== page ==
American Society for Peripheral Nerve

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LaT Branch Nerve Transfer for Biceps Reinnervation
Mark Asher Schusterman II, MD1; Rishi Jindal, MD1; Jignesh Unadkat, MD, MRCS2; Alexander M. Spiess, MD3; (1)University of Pittsburgh Medical Center, Pittsburgh, PA, (2)Plastic Surgery, University of Pittsburgh Medical Center, Pittsburgh, PA, (3)Plastic and Reconstructive Surgery, University of Pittsburgh Medical Center, Pittsburgh, PA

BACKGROUND: In cases of significant upper extremity trauma, the thoracodorsal nerve is a reliable secondary option for the restoration of elbow flexion. In all previous descriptions, however, the entire nerve is transferred. We describe a case utilizing the lateral thoracodorsal nerve (LAT) branch for biceps reinnervation with an associated cadaver study.

METHODS: Transfer of the LAT branch to the biceps branch was performed on a patient who had sustained a traumatic brachial plexus injury that left him without elbow flexion. The patient was seen for follow-up in clinic for one year and also underwent pre- and post-operative electromyography (EMG) testing to assess for reinnervation and remaining latissimus function. Also, four cadavers (eight upper extremities) were dissected to identify the bifurcation of the thoracodorsal nerve, confirm the feasibility of transferring the LAT branch to the biceps motor branch, and define a consistent location of the bifurcation. Axon counts of the thoracodorsal proper, LAT branch, musculocutaneous proper and the biceps branch were also obtained.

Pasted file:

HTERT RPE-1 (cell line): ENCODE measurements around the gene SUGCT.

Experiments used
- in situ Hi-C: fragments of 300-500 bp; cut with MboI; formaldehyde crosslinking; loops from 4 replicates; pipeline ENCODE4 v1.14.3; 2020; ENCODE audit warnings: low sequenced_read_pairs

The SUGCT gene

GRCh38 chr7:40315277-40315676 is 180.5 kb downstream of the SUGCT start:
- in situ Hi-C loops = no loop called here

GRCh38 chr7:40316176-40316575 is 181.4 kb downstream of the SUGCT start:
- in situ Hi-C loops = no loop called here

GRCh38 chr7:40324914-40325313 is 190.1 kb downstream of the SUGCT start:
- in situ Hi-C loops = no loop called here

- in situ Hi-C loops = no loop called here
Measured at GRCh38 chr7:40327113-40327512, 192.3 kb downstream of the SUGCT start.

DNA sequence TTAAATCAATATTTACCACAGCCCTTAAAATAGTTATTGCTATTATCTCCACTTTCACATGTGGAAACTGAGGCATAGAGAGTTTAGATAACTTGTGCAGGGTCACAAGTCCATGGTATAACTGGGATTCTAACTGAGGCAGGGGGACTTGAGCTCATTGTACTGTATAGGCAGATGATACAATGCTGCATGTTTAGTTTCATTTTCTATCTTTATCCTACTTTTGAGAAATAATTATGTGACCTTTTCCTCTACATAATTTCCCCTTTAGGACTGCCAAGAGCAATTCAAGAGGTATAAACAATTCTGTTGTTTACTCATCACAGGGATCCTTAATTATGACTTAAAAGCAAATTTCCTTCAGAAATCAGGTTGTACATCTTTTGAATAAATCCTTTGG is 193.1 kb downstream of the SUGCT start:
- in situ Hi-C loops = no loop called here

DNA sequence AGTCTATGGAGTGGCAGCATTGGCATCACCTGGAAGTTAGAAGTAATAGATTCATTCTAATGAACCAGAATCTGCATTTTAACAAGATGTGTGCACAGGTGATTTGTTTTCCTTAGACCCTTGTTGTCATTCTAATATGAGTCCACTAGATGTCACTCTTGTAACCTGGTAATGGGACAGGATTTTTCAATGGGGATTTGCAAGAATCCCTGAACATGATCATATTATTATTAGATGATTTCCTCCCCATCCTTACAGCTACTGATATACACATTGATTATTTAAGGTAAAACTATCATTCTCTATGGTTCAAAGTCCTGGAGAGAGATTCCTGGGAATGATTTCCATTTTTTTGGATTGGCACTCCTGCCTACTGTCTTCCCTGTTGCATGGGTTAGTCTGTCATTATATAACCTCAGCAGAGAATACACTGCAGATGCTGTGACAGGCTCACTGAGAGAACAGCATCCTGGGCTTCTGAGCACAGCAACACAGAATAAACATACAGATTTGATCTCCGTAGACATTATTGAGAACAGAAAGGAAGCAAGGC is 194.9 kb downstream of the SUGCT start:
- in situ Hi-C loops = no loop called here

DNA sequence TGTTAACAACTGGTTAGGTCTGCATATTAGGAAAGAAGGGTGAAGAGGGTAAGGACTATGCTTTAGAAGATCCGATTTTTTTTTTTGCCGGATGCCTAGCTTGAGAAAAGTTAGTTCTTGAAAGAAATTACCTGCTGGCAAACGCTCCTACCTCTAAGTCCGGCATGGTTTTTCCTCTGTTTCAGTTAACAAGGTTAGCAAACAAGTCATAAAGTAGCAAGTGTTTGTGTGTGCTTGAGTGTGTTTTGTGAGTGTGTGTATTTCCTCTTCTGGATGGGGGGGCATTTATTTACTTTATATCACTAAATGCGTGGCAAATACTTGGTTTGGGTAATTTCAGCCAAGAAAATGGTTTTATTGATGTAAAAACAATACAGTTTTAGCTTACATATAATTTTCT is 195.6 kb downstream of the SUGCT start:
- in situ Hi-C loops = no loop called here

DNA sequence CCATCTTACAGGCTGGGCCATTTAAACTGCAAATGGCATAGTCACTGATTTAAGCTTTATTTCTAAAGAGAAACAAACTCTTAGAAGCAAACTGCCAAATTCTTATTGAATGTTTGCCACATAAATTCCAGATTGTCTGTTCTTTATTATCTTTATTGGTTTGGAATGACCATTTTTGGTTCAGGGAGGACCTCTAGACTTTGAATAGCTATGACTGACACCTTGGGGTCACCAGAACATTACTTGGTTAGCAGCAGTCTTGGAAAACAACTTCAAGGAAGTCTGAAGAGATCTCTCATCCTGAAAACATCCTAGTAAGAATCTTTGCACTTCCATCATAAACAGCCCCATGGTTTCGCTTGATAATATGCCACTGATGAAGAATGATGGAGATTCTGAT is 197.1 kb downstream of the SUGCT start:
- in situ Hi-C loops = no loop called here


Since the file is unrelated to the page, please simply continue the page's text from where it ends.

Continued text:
RESULTS: The bifurcation of the thoracodorsal nerve was present in all cadaver specimens, and was located, on average, 7.5 cm (range 6.2 9.8 cm) inferior to the insertion of the latissimus dorsi muscle on the humerus. Axon counts revealed the LAT branch contained, on average, 1453 289 axons and the biceps contained 1715 699 axons, resulting in a donor-to-recipient ratio of 0.85:1. Follow-up of our patient at one year showed improvement of elbow flexion manual muscle testing grade from 0 to 4/5. Furthermore, EMG at one year confirmed biceps reinnveration and showed normal readings of the latissimus dorsi compared to preoperative EMG.

CONCLUSION: Transfer of the LAT branch is a viable and minimally morbid option for biceps reinnervation after traumatic branchial plexus injury. It is effective and available in nearly all patients, and spares the medial branch of the thoracodorsal nerve, preserving innervation to the latissimus dorsi muscle. Further follow-up of our patient and larger prospective studies are needed to understand the true potential of this nerve transfer.

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